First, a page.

Here it is then! The next gallop through binding one of my volumes for the Encyclopaedia Warhammica! But before I pick up with the sewing, remember how I was unsure about what to do with the Heroquest rules last time? Well the solution pretty much made itself apparent when I held the gathered book together for the first time...
See that big lean off to one side? From left to right here we have the Advanced Heroquest rules (glued into gathers), Terror in the Dark (glued into gathers), Warhammer Quest rules and adventure books (as they come), roleplay book (glued into gathers), Orc Lord and Catacombs of Terror (glued into gathers) and Mordheim (as it comes). See how the block of Mordheim sits perfectly straight where it doesn't have the added width at the spine? That pushes all the glued pages off to one side. There's no way this book is going to have a neat, evenly curved spine when glued. I need to either put the Mordheim block in the middle to even the spread (putting it out of sensible, chronological order- no way) or find something that will sit square up against the left hand side of the text block...
Yup. That's Heroquest rules printed onto A3 in gathers that echo the construction of the Mordheim pages. Now, if I'm going to the effort of using high-quality PDFs to print out Heroquest stuff them I'm going to do EVERYTHING... so first up I've got the European rulebook and American rulebook. Then...
Quest books (Initial, Kellar's Keep and Witch Lord), printed with the European version on one side and the US version on the other. Now I know this lacks something in the design department. Personally I think the European version looks great whereas the US version with its orange and green tones looks a bit naff. However, the US versions are much more challenging quests and for ease of reference it made more sense to me to have them side by side than one after the other. I'll just cover the US page with furniture or a small rulebook until needed!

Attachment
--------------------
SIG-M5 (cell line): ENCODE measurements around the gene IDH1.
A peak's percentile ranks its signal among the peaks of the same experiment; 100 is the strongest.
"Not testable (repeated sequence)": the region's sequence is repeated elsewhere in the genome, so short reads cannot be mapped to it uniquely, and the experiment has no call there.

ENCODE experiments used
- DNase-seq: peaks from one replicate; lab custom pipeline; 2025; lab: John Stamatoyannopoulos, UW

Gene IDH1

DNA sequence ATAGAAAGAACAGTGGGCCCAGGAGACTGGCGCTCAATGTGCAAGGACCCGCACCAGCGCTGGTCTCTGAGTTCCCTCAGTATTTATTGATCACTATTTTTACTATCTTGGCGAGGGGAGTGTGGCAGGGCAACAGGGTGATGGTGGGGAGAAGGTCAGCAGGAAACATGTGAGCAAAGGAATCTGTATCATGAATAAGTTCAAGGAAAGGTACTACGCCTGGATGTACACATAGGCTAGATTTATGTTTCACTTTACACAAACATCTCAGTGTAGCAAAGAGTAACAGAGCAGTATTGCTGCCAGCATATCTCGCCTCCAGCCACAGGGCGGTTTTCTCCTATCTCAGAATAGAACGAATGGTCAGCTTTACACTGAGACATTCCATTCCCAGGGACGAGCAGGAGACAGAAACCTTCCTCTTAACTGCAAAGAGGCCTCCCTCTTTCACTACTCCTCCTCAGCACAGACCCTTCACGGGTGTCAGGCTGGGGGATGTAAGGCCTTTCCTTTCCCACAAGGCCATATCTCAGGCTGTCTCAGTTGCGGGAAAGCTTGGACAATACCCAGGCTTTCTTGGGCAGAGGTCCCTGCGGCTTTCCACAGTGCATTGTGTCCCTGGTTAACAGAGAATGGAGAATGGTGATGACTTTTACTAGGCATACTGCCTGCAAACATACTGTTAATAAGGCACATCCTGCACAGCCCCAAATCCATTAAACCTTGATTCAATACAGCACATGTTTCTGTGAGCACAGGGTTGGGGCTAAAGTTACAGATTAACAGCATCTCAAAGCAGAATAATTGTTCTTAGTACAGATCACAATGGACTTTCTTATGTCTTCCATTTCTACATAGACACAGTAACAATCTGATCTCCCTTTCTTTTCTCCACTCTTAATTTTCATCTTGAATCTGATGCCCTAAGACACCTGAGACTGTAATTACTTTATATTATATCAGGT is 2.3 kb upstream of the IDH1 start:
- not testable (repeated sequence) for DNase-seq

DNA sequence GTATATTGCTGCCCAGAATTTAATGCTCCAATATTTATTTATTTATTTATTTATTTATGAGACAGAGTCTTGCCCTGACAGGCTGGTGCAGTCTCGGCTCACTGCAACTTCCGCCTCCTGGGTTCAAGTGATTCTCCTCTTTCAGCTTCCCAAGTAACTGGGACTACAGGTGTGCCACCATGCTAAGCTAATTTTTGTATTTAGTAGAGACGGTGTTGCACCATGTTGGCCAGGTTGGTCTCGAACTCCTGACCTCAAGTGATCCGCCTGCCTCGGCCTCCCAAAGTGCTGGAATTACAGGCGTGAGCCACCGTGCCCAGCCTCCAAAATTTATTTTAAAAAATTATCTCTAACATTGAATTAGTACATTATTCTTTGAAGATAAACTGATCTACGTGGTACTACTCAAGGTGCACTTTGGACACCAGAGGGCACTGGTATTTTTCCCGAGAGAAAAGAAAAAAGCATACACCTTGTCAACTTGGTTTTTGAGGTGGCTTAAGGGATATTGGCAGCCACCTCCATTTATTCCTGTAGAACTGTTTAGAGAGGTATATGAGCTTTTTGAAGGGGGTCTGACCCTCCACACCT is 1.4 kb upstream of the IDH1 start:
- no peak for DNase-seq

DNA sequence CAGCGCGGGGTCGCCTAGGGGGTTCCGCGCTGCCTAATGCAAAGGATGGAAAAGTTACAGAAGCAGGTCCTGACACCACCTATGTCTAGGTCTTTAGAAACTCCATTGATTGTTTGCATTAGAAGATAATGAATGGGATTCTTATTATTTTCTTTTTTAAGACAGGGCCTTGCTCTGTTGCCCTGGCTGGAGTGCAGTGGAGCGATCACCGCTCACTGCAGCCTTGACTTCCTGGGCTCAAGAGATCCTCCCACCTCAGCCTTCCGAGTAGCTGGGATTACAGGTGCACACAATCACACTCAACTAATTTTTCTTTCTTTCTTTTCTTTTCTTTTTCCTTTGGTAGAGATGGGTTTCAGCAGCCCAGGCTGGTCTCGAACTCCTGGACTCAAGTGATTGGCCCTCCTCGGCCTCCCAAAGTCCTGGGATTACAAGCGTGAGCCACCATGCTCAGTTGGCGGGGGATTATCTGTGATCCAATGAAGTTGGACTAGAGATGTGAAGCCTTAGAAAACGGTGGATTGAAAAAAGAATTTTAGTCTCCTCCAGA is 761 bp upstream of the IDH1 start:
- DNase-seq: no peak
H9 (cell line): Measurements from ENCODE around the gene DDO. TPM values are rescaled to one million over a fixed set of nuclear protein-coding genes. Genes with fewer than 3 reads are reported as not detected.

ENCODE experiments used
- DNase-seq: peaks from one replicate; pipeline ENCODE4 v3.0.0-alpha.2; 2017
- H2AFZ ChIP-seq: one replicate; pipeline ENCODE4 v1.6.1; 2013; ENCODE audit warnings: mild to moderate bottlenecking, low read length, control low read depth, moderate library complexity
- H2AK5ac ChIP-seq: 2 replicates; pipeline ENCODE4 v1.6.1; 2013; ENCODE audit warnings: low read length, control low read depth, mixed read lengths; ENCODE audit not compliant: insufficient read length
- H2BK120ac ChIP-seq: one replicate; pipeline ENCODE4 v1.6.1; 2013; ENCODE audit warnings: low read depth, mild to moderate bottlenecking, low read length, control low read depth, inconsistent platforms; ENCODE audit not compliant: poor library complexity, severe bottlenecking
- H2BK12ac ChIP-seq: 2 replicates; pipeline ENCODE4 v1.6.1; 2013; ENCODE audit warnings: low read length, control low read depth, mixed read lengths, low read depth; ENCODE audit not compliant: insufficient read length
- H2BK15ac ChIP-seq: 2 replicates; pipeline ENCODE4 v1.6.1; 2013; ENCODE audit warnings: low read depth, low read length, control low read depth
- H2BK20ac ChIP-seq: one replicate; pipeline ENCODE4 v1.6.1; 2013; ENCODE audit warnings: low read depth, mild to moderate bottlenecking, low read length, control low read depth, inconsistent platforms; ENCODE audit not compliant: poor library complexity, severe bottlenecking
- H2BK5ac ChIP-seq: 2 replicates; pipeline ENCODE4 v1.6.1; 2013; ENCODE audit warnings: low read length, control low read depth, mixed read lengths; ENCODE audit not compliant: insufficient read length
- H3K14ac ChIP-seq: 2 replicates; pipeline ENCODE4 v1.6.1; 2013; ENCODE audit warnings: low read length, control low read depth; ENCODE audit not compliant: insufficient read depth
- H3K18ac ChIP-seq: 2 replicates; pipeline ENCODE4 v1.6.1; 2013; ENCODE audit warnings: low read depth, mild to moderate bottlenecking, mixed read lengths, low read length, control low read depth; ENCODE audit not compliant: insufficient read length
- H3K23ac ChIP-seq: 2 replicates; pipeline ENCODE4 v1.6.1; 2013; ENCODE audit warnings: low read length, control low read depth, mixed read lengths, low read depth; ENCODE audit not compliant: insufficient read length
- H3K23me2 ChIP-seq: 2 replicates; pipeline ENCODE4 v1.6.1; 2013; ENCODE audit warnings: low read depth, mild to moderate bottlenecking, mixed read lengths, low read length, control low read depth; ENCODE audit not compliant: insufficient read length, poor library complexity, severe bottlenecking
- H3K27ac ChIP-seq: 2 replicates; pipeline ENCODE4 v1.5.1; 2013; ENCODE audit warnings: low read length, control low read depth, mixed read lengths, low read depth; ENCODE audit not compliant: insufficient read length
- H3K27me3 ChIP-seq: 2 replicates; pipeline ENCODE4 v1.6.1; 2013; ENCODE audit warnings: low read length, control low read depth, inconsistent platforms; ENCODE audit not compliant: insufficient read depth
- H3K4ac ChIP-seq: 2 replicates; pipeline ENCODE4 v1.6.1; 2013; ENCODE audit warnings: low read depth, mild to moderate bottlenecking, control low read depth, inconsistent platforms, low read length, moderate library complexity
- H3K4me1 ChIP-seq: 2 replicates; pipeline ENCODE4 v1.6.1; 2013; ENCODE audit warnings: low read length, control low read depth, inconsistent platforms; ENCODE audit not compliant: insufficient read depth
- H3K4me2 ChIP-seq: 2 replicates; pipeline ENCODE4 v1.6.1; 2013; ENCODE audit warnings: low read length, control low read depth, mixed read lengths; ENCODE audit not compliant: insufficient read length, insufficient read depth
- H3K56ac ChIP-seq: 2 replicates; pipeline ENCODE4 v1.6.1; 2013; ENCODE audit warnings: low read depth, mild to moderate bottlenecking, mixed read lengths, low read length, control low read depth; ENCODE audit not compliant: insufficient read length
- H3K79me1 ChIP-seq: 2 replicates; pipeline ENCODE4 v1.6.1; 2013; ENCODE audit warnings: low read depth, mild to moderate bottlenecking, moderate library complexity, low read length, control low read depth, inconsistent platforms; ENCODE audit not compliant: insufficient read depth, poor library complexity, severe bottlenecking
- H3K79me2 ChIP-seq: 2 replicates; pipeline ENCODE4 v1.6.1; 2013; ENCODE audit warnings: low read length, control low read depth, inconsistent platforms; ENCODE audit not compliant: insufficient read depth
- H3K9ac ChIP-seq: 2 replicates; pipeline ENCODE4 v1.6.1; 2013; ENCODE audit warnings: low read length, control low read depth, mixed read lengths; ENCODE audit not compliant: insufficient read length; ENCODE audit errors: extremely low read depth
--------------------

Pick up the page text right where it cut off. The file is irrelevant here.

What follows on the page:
Obviously I need to have these two ridiculously unobtainable quest books in there!
This one I used to have for real... sadly it went along with my original copy of Heroquest when I decided I no longer needed to play it. Boo.
Some bits from magazines...
And there was space for a lush double-page Les Edwards print!
OK, so with the addition of these pages (actually a bit too many, but that's ok) that's evened up the spread of the spine. So on to...
Making holes for sewing. I've left out the Mordheim pages from this block as they already have holes for thread from where they were sewn before. The remainder of the block goes in between two chunks of MDF and clamps. This is my Book Press- cheap and cheerful!
Yup, that is a saw. Now Stephen gave me a massive Jack saw to slice into the volume I bound with him. It worked great, surprisingly, but since I am a modelmaker I like to work a bit finer and am using a razor saw to slice thin slits for the thread.
It's surprising how deep you have to cut to reach the centre of gathers!
Sewing is pretty simple. Start off on the outside and go in, out, in, out down the length of the gather.